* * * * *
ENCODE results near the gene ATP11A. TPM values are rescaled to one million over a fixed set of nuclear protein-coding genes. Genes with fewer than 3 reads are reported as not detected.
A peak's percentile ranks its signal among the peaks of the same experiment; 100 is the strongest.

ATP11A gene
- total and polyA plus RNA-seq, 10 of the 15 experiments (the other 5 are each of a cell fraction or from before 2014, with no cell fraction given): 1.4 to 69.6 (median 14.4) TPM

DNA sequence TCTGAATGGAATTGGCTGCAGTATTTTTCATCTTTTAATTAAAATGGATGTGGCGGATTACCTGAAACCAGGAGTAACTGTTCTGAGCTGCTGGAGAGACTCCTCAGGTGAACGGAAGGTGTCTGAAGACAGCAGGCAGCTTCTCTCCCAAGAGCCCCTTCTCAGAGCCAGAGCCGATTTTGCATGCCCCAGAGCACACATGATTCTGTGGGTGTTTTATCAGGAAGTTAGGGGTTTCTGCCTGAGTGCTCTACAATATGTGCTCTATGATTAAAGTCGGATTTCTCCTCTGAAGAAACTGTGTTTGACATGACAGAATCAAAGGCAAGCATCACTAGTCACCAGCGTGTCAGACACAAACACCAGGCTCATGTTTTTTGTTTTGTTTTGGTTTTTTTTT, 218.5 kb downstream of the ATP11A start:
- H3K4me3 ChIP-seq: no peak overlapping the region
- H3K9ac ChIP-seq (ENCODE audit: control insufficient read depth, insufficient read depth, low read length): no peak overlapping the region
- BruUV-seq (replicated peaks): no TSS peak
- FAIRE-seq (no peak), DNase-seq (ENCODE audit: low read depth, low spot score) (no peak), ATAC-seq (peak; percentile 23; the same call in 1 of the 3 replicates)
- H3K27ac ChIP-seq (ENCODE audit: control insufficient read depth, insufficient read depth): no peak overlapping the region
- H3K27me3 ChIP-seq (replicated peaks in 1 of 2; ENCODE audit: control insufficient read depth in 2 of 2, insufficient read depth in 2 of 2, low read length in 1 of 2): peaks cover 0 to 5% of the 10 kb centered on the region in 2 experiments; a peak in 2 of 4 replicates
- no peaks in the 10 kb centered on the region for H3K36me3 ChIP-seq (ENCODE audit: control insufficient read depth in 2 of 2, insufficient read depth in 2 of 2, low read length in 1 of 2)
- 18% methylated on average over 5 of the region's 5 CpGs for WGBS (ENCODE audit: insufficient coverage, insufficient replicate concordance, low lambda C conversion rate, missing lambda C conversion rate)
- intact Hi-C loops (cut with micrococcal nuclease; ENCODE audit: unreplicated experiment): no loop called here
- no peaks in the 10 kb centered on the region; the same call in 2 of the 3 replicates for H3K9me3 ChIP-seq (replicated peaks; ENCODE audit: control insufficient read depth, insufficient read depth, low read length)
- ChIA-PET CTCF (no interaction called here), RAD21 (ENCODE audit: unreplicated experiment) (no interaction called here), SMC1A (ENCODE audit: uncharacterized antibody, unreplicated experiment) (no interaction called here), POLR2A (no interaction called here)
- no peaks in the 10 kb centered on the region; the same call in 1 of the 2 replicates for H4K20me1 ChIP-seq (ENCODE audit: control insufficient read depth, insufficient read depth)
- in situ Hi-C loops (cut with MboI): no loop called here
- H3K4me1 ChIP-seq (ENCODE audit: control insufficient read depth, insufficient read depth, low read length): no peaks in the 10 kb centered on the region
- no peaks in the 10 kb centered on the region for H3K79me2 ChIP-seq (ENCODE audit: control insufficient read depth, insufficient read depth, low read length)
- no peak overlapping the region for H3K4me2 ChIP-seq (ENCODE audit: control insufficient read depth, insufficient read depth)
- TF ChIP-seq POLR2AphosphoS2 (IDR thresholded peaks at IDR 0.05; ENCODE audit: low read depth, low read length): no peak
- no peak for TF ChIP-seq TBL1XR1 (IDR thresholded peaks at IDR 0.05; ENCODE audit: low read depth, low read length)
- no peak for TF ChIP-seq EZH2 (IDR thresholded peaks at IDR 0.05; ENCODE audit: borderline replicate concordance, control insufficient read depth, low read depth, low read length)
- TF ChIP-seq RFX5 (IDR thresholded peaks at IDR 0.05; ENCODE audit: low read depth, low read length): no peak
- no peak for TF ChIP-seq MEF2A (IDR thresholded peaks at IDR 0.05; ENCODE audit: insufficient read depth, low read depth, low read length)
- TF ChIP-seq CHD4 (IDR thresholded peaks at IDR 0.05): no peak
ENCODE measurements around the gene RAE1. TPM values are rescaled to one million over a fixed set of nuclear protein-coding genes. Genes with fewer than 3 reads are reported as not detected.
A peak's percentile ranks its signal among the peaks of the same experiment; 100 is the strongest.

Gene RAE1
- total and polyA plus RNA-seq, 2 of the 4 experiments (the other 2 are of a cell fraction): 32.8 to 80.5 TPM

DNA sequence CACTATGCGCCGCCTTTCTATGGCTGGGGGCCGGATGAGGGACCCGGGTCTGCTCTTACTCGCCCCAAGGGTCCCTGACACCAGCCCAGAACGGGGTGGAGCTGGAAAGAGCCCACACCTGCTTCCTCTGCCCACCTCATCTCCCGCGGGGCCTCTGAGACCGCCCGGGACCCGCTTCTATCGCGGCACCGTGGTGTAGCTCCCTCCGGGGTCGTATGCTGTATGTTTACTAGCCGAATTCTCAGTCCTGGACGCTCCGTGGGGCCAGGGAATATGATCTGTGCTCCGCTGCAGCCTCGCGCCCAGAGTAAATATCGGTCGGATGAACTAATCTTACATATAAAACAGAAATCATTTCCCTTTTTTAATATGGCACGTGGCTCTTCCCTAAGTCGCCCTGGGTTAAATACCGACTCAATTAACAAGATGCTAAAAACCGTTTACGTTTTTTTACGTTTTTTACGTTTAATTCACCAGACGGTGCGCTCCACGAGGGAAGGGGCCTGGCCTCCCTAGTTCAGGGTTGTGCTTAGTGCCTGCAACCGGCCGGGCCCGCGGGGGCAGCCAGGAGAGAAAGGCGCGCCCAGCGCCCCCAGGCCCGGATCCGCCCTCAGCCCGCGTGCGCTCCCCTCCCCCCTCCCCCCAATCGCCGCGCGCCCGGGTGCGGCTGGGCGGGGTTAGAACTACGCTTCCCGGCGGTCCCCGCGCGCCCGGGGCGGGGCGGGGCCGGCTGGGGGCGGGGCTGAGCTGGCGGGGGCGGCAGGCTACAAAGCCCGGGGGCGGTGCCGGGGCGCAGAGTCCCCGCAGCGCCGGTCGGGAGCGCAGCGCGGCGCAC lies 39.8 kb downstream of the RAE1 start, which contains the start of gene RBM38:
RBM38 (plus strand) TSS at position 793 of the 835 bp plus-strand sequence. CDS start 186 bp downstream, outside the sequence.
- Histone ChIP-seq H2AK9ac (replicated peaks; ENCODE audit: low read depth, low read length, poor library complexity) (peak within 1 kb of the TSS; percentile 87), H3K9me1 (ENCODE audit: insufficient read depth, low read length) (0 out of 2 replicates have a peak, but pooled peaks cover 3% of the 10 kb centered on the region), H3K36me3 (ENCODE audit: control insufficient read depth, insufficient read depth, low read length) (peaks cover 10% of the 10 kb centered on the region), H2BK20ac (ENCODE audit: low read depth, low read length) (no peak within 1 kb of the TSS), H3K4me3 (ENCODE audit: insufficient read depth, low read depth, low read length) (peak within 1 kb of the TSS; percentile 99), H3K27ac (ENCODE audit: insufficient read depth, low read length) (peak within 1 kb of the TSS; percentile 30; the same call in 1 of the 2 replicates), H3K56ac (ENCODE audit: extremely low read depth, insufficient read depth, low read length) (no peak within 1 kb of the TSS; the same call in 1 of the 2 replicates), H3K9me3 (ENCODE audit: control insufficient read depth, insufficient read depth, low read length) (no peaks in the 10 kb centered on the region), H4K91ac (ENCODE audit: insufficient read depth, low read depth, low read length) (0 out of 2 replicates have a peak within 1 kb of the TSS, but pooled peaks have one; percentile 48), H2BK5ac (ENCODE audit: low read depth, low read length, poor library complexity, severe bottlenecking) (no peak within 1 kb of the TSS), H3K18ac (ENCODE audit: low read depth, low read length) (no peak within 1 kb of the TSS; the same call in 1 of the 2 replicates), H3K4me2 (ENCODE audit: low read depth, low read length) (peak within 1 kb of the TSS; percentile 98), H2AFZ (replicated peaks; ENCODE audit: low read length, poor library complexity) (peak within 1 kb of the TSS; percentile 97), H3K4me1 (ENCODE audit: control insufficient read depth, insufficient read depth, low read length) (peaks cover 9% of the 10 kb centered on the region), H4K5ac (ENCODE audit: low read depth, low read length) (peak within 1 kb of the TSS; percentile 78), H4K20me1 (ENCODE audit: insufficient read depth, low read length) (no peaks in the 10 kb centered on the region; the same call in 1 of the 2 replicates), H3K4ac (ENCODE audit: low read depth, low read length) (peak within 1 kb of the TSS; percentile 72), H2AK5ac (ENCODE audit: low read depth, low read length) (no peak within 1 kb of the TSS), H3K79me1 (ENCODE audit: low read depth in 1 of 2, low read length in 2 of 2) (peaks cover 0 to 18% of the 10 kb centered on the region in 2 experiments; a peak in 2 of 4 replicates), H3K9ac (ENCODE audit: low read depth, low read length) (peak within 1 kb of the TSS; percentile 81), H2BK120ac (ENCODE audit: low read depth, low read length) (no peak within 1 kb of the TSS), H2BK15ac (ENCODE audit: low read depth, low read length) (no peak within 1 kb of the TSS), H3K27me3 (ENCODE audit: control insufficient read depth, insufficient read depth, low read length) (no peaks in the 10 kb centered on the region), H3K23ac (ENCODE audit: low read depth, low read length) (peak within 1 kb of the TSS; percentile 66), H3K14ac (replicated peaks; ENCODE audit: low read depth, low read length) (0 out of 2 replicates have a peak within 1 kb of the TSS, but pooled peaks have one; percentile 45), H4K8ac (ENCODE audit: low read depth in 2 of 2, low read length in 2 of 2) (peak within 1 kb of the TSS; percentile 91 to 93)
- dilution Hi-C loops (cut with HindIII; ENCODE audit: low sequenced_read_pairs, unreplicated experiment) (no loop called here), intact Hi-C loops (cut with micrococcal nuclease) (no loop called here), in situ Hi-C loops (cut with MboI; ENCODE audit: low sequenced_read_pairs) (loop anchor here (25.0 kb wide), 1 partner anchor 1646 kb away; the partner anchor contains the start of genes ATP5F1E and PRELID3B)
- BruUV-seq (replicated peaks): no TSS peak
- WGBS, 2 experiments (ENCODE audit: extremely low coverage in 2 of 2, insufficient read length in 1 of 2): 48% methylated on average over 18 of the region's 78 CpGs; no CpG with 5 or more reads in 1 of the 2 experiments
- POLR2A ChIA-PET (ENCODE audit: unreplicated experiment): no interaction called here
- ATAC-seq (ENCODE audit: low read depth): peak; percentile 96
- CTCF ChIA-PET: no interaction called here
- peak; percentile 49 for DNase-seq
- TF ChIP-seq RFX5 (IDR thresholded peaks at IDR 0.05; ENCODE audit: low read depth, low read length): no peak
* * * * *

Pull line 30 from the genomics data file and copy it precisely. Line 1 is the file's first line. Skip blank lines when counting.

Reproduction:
Gene RAE1